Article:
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Thursday, December 06, 2007

The Miners' Misery

Below is a video of real people who tell us how the smell of profits sucks the safety out of the Ukrainian mining industry. (H/t Luida)



Miner 1: What do I do? Guys, you tell me. What do I do at home? Where’s my Roman? Where? I want…I want to know where Roman is. He went off to work. Mother’s waiting for her son. I'm waiting, too. Where is he? Why holler? [shrugs off a man trying to calm him] And what should I do? Please understand, I only have one [son]. I won’t have another one.

Brother, there won’t be another one. That’s it. I had hope, I had support. Now I d-o-n-’t! And what am I supposed to do? Maybe I should treat you to bread and salt? Where’s this Yushchenko? Where are they? Have they arrived? Let them explain. I’ve lost my son! He didn’t fool around. He didn’t throw around hundreds of dollars [refers to college bribery]. No he didn’t. He honestly worked together with you guys here, at Section 7. He did honest and good work. He’s no loafer. Because I’m no loafer. I did 20 years of work. Look at these hands here! Look here!

The gas level at their drift ran at 80 percent. Everybody came running. I say it’s an unhealthy situation. Get out of there! Yeah, he promised me, he promised. He lied, he lied! Now let him come out. Let him look the people in the eye. Let him look! [probably refers to the man who controls the mine].

It’s in mines like yours — in high-methane ones — that not a single cable should be pegged. And how many pegs do you have on those cables? How many? How many jumpers do you have on those indicators? Plan! Plan! It’s unachievable for such depths and…it’s unachievable!

Other miners: Guys, we work here at the Zasyadka Mine. What should we do?
Miner 1: Jail him, jail him! Think of all the lives he destroyed!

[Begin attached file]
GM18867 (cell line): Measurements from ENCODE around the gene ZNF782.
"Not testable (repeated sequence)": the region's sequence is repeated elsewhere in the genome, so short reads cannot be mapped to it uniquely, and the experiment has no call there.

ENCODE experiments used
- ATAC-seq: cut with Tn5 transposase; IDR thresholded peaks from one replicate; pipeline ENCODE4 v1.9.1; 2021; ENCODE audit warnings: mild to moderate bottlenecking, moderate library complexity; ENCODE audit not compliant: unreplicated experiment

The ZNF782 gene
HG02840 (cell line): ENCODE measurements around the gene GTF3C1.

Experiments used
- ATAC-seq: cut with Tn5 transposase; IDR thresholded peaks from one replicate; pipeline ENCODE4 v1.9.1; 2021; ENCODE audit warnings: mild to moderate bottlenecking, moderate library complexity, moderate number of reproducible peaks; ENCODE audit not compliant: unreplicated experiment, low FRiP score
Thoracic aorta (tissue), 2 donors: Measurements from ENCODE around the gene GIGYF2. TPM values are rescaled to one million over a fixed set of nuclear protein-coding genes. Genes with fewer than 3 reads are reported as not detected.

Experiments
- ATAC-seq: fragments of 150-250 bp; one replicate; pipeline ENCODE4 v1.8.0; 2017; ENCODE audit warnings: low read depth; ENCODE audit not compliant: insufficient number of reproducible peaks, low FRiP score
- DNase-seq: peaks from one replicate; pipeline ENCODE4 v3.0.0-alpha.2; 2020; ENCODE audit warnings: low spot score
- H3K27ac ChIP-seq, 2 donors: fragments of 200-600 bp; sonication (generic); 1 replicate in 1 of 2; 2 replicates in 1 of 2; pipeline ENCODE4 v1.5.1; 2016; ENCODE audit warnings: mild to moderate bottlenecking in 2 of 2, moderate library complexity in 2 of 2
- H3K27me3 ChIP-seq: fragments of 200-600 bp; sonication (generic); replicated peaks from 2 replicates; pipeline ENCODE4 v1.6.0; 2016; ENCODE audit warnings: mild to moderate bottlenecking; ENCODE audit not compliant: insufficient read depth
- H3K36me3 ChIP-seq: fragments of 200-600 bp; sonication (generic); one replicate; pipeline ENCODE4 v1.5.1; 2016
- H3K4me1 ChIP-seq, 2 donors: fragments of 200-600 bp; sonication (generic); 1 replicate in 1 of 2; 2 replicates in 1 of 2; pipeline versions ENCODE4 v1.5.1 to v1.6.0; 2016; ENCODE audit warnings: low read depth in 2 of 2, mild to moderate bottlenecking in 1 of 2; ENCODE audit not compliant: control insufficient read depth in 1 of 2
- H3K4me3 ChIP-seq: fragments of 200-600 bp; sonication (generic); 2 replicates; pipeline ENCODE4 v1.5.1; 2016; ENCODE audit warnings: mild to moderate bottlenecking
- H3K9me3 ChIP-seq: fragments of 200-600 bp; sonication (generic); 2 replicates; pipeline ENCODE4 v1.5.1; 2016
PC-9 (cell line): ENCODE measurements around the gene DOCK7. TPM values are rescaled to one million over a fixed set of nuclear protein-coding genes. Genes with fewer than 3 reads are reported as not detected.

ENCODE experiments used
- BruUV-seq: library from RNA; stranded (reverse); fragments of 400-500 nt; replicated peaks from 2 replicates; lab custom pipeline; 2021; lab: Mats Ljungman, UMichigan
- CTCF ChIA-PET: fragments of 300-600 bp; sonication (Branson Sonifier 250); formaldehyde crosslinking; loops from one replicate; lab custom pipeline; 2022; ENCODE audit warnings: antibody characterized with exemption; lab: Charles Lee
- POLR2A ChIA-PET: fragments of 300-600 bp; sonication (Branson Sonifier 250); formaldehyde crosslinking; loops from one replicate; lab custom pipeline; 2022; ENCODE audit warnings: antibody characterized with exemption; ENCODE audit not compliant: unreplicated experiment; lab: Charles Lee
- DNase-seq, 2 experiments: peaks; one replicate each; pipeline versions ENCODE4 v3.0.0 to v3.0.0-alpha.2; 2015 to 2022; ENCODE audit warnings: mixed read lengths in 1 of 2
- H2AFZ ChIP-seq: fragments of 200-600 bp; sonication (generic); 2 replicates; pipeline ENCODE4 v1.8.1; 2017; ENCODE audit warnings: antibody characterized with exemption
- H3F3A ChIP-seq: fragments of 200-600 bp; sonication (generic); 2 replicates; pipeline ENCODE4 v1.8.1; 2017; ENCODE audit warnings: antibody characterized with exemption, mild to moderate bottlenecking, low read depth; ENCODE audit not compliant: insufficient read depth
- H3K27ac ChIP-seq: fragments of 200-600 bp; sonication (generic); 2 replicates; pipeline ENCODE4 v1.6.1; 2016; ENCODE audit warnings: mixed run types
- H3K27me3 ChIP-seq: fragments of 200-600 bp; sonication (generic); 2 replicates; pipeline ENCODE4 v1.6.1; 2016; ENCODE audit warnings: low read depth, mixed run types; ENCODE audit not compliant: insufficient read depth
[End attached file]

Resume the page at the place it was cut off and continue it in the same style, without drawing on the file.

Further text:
Other miners: No one will jail him. No one will jail him.

Miner 2: I was in ICU. He’s telling the right thing, guys. I was in ICU. They brought me a small TV, they showed me: an explosion at Zasyadka, a government commission is conducting a probe. And they said a trolley exploded at a mine horizon. How could a tram explode at a mine horizon? That particular trolley, I hereby report to you — I’ll show you my ID, here’s my ID [states his name].

I was in delivery. On May 24, 1999 I was told to leave the tram. It’s remains there to this day. Don’t fool us. He’s telling the right thing, this man. I quite agree with him. I share his views. By the way, I now would like to…[struggles to speak] ever since, my nerves are not OK. You can check my ID. I’m not hiding. This is where I work. I work at the SEA, or Sanitary-Ecological Area. I was assigned here in 1990.

7 comments:

elmer said...

Someone was telling the man not to shout.

They ought to be allowed to shout to the high heavens as much as they want.

They deserve sympathy and moral support, and lots of it, and compensation, not someone telling them not to talk about it or to sweep it under the rug.

And if the stories are true about the safety standards being ignored - then those responsible indeed ought to go to jail.

Taras said...

Elmer, I think that having Mr. Zvyahilsky drilling for coal down that mine for a week or two would be a much more ethical role-playing game.

And as this video suggests, the miners wouldn’t object.

elmer said...

I don't think Zvyahilsky would fit into the mine - he's way too fat. (Look at the miners - they are trim.)

But you're right - that would be some very good and big medicine.

The question is - will anyone in the Rada finally get it? Will anyone in the Rada finally understand that the role of good government is not lazy-faire economics, letting the likes of Zvyahilksy do whatever he wants, including kill miners?

Oops, I forgot. "Noone knows" who owns the mine. Now you see it, now you don't. On-off. On-off. On-off. Peek-a-boo.

elmer said...

You know, one would think that if coal production is so important, and if the Zasyadko mine is particularly important to coal production in Ukraine, a smart, able and good businessman would take every precaution he could against a shutdown of the mine.

Forgot about humanitarianism, or moral responsibility - from the viewpoint of cold, hard cash, one would think that a good businessman would not want any interruption of output such as would be caused, and has been caused, by explosions.

Most well-run businesses today also think it's a good idea to treat employees decently - it boosts productivity.

I wonder where Zvyahilsky is sucking his cash from now?

Taras said...

As I understand, the mine is government property under a lease. Should anything happen, taxpayers shoulder the burden. Welcome to stabilnist.

Considering his well-diversified portfolio of connections, I'm sure Zvyahilsky is doing fine.

Michelle said...

Thanks for translating this....I don't have high speed....This subject of the safety standards of mines in Ukraine needs to be talked and written about more and more....

Taras said...

You are welcome, Michelle!

It's a slice-of-death report. In fact, it's one of the most objective reports on the subject of mine safety.